learn what vs. how to learn

during last week’s meeting, some discussions on course offerings for teachers based on what they need took place. having read this article on a History professor reflecting on whether the teaching of history should focus on content (“历史学什么”), or should it be how to learn history (“历史怎么学”), i can’t help but to analyse the discourse through the above lens.

(personally) sadly, the perspective taken still adopted an empty-container-to-be-filled metaphor. for example, if teachers have needs in grammar knowledge, we should conduct course(s) to fill the container(s) with the needed knowledge. there’s no right or wrong since different learning theories may apply, but the perspective taken would affect the way a course is designed. how different would it be if the “enabling teachers on how to learn” perspective is adopted instead?

we always say teachers teach the way they are taught (citation needed), or teachers teach the way they learnt (citation needed). if teachers are not allowed to become self-directed learner, but instead the assumption is empty vessels to be filled, how could s/he teaches his/her students to be a true self-directed, lifelong learner of the 21st century?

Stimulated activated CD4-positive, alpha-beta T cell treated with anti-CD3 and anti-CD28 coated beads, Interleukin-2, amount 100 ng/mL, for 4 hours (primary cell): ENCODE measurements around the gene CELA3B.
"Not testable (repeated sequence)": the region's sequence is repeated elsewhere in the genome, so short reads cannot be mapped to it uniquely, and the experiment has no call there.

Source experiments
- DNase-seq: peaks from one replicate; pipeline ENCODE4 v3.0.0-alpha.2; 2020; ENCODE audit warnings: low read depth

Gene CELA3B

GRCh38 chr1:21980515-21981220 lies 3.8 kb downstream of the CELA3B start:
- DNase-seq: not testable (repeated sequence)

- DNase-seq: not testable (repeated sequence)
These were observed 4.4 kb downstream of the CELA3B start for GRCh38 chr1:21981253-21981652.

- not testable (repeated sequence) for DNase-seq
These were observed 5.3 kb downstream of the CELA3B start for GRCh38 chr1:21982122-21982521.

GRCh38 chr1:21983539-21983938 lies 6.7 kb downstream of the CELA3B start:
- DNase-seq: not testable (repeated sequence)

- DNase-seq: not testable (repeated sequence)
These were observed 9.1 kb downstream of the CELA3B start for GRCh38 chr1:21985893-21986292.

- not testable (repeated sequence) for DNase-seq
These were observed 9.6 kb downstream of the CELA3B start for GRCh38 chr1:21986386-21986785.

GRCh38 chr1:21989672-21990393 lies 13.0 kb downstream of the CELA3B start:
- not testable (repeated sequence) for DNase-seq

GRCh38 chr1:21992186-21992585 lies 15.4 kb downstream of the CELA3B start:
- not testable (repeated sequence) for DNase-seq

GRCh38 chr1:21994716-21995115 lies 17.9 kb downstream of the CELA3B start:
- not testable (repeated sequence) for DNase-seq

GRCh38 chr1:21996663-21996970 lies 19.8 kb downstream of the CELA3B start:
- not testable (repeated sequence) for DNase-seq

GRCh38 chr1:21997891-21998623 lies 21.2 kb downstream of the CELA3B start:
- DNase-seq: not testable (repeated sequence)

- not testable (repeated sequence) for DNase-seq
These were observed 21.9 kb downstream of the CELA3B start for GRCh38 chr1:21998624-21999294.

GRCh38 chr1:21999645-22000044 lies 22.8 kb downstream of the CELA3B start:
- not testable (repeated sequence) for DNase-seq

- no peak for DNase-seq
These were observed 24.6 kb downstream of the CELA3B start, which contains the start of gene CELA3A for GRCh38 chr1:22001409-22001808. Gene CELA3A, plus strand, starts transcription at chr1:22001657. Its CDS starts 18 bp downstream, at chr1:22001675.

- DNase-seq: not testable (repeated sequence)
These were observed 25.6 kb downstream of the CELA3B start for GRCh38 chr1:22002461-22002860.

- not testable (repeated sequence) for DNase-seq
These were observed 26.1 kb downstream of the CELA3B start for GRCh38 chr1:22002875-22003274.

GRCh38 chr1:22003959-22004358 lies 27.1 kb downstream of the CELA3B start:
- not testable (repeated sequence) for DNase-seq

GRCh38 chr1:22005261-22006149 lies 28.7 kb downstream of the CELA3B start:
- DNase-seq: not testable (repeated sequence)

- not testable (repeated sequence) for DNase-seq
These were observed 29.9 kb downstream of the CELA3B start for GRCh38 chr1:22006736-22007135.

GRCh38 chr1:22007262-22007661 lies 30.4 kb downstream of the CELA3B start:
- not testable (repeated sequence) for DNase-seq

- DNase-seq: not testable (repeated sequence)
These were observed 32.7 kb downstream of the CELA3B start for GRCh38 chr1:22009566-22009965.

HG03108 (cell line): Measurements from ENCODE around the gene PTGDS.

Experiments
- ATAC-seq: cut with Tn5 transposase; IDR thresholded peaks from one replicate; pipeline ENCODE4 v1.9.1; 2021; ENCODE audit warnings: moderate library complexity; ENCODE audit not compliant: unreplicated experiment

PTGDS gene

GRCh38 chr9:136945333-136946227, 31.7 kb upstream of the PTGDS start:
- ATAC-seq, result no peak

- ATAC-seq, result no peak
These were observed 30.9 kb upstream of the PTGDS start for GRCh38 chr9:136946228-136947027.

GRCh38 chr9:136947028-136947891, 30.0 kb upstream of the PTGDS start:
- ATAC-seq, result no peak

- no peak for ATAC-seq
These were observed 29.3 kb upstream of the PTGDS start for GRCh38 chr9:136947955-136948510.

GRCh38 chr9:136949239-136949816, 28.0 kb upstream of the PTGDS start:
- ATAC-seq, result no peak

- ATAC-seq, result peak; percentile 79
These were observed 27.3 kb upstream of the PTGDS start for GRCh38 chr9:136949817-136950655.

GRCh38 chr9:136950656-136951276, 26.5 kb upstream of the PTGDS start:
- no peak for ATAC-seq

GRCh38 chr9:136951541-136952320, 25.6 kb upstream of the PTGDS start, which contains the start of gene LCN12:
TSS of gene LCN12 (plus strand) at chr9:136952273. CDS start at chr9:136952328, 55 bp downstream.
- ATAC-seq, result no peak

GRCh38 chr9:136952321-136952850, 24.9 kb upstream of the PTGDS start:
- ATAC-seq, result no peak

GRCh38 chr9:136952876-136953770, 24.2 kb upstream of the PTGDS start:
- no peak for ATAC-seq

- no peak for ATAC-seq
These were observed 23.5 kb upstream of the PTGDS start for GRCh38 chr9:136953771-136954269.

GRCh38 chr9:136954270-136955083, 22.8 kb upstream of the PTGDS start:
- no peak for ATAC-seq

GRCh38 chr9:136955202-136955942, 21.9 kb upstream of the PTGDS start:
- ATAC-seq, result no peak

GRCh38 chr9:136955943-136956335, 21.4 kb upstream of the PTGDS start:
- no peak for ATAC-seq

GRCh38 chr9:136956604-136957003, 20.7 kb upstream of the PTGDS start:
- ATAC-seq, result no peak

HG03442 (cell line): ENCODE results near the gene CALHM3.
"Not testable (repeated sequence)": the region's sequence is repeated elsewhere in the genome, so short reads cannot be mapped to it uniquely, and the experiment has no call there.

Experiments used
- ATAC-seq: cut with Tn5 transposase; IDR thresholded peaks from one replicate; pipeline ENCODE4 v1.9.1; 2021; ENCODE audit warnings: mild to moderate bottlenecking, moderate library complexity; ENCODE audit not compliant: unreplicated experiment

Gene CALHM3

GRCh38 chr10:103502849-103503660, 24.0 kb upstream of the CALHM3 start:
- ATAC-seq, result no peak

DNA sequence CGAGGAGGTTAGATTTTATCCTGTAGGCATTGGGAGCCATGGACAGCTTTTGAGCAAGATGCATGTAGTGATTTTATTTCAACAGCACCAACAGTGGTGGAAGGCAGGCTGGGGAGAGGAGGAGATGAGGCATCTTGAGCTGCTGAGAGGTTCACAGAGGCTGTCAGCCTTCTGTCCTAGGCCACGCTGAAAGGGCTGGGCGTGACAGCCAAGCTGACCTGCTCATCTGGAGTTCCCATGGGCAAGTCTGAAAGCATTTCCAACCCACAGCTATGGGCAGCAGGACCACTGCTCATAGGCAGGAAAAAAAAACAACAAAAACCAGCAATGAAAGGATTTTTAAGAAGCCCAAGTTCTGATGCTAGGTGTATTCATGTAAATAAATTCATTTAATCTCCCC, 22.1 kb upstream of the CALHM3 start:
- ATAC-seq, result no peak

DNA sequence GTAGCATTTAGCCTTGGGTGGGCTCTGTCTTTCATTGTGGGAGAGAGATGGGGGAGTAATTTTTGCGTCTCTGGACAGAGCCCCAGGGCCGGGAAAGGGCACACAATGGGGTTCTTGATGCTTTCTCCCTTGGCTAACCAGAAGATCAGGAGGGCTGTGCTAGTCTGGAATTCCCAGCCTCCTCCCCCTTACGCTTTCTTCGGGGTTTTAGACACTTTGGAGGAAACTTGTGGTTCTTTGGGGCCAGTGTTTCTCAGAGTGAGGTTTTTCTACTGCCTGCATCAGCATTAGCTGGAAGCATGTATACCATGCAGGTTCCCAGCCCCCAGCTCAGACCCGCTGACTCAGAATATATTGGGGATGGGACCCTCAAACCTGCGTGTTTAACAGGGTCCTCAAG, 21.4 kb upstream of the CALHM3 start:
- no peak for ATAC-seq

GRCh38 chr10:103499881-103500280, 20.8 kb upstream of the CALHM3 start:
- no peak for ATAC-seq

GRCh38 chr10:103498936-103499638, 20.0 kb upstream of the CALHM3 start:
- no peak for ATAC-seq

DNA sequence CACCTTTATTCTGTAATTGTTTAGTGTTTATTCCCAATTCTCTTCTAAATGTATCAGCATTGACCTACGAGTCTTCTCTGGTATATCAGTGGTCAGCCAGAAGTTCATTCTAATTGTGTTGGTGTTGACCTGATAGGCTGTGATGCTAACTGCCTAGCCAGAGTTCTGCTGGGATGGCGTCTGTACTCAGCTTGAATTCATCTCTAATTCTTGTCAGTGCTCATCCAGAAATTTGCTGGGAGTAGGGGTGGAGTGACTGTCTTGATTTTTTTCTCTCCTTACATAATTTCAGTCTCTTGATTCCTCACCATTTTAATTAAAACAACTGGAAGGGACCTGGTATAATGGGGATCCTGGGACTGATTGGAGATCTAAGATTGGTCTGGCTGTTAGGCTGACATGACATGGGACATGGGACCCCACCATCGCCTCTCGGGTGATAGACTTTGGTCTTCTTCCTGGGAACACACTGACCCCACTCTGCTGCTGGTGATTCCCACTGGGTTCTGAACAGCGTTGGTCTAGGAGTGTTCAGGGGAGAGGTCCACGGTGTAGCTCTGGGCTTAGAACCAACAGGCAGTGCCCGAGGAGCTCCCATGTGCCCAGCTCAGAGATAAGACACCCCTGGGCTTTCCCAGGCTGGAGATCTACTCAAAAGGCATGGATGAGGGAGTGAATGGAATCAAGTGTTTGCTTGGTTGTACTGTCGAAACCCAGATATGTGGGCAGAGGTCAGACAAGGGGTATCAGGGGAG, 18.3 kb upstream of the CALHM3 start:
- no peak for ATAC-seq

in this internet/knowledge age, there’s no lack of contents especially online. but the skill of understanding/applying/synthesising & creating new knowledge based on what turns up from the internet is what our students should be empowered with. but if a teacher does not learn this way, will s/he believe that learning takes place as such, and in turn design his/her learning activities where students learn ‘how-tos’ instead of downloading of (overloaded) data? there’s no lack of literature on how teachers’ beliefs affect his/her teaching.

NE Show (11/7) - fireworks #5
NE Show (11/7) – fireworks #5